Changeset 1183:8f623d1833a7 in lemon0.x for doc
 Timestamp:
 03/03/05 18:20:08 (15 years ago)
 Branch:
 default
 Phase:
 public
 Convert:
 svn:c9d7d8f590d60310b91f818b3a526b0e/lemon/trunk@1595
 Location:
 doc
 Files:

 2 edited
Legend:
 Unmodified
 Added
 Removed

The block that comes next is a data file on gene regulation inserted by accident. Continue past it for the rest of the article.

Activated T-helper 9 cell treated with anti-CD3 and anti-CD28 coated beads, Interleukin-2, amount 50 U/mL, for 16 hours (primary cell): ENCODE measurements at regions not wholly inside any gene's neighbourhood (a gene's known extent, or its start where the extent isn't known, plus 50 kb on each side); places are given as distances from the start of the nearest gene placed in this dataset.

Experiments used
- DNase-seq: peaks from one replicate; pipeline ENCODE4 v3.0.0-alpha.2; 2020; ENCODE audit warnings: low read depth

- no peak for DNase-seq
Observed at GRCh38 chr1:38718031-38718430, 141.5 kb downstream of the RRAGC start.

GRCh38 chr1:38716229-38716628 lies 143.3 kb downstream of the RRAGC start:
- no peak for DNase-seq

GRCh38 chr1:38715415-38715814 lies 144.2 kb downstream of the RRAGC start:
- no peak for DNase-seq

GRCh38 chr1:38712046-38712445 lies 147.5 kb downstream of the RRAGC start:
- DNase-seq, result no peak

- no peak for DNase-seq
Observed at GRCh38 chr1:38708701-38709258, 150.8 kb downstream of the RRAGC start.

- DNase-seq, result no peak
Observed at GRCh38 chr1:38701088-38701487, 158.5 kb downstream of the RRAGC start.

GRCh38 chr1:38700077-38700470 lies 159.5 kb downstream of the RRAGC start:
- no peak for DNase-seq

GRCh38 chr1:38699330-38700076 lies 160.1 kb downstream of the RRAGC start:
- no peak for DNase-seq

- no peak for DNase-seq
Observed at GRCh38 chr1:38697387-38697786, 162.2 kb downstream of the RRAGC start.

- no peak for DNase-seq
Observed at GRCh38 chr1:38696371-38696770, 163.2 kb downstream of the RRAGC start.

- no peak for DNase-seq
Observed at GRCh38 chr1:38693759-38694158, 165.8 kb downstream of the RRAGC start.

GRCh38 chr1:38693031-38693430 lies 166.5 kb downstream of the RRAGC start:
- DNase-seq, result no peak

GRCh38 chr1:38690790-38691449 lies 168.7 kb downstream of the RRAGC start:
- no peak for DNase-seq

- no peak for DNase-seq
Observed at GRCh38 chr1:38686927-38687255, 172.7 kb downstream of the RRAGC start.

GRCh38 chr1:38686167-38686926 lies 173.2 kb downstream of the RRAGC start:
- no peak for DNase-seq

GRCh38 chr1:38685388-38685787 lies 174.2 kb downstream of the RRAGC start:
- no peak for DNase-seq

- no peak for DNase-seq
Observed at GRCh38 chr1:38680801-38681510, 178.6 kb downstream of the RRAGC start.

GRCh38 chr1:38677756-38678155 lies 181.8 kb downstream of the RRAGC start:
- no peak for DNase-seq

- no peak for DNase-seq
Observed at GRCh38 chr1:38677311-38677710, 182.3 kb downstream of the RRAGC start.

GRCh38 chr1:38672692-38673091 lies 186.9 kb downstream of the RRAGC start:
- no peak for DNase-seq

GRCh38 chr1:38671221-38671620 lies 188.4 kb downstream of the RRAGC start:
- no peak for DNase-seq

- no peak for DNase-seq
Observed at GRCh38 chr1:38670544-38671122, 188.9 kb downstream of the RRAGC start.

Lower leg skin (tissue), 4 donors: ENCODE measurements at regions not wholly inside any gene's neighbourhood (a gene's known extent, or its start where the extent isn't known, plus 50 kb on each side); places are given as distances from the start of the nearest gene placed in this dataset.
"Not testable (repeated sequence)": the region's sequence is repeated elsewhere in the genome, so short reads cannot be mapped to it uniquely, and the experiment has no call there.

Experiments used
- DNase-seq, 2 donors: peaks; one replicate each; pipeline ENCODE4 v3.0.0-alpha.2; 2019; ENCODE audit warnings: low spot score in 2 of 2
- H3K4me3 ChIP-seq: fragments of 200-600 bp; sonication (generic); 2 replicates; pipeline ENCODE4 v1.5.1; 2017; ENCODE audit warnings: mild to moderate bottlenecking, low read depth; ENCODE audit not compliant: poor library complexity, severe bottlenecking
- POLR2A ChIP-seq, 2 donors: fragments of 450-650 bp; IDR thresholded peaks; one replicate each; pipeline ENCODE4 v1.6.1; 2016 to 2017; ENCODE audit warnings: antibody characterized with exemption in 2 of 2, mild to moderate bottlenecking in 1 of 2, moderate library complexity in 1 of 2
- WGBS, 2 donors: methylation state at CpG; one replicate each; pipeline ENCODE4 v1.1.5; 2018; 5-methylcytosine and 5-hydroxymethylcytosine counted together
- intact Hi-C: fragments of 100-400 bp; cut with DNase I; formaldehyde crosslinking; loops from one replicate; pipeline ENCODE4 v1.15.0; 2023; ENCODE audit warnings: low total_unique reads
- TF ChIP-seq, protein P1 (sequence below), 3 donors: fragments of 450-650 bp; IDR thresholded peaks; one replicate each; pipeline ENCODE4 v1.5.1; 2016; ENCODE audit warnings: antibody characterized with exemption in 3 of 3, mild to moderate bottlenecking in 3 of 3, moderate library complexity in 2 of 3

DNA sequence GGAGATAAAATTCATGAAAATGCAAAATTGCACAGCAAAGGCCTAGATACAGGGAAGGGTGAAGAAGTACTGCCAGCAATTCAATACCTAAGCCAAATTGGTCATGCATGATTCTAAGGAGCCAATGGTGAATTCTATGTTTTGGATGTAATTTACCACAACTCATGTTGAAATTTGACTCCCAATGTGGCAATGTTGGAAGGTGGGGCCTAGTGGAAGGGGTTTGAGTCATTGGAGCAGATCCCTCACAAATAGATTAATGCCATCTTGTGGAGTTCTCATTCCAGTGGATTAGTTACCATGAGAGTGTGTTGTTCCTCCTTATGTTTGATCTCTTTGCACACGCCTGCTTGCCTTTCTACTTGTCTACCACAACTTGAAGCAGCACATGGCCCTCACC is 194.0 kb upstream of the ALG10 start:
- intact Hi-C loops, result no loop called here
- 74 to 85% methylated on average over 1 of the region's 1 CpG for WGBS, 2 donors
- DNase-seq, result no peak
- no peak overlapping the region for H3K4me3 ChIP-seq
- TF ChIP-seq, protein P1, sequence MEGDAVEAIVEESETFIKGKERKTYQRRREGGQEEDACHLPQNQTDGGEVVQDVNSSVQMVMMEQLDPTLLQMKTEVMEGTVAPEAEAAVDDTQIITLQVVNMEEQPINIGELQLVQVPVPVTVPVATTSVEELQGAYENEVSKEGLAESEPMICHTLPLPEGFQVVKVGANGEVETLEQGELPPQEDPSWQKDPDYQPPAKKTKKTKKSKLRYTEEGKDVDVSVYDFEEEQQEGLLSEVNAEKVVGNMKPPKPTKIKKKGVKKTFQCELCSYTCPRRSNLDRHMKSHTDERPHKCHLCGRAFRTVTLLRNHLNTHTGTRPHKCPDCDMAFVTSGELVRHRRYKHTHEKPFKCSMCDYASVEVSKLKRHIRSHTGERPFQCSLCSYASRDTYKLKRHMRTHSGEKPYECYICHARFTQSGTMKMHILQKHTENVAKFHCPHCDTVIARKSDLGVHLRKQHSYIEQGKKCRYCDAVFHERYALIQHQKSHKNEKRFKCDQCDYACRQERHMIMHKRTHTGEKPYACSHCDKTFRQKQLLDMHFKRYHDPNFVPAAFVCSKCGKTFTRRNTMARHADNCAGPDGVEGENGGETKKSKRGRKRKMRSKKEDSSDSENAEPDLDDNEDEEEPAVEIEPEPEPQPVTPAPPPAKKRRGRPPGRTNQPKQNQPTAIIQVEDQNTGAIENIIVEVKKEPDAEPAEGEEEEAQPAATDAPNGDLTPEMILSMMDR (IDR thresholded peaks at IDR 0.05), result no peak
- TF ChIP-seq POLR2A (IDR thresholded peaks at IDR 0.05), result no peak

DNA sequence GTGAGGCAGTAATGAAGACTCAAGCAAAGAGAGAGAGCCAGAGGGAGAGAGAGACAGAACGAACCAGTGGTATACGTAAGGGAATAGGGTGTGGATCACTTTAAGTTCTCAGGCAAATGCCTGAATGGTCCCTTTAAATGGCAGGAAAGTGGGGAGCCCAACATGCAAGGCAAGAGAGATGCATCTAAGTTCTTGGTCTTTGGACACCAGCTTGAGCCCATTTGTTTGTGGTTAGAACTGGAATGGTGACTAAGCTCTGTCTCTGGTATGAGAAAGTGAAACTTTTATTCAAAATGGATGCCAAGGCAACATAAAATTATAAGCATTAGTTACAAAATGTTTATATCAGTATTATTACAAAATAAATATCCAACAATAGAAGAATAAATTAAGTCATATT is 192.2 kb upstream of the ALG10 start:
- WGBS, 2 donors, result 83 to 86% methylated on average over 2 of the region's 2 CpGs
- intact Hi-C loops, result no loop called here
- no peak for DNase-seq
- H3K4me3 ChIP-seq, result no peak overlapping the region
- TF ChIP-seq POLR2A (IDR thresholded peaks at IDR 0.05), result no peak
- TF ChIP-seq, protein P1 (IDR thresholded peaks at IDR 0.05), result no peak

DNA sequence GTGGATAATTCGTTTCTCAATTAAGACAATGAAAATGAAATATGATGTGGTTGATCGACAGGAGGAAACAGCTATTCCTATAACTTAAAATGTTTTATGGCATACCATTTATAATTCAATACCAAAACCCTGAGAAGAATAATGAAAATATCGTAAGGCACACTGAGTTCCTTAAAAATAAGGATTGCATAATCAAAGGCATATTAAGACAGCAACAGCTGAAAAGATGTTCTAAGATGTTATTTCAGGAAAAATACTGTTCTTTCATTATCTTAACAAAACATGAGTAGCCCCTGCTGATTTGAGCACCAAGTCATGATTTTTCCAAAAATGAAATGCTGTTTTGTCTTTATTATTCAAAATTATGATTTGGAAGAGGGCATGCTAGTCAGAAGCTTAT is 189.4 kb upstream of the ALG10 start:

doc/maps.dox
r1167 r1183 13 13 \endcode 14 14 15 A map can \e readable (\ref lemon::concept::ReadMap "ReadMap", for short), 15 A map can be 16 \e readable (\ref lemon::concept::ReadMap "ReadMap", for short), 16 17 \e writable (\ref lemon::concept::WriteMap "WriteMap") or both 17 18 (\ref lemon::concept::ReadWriteMap "ReadWriteMap"). 
doc/quicktour.dox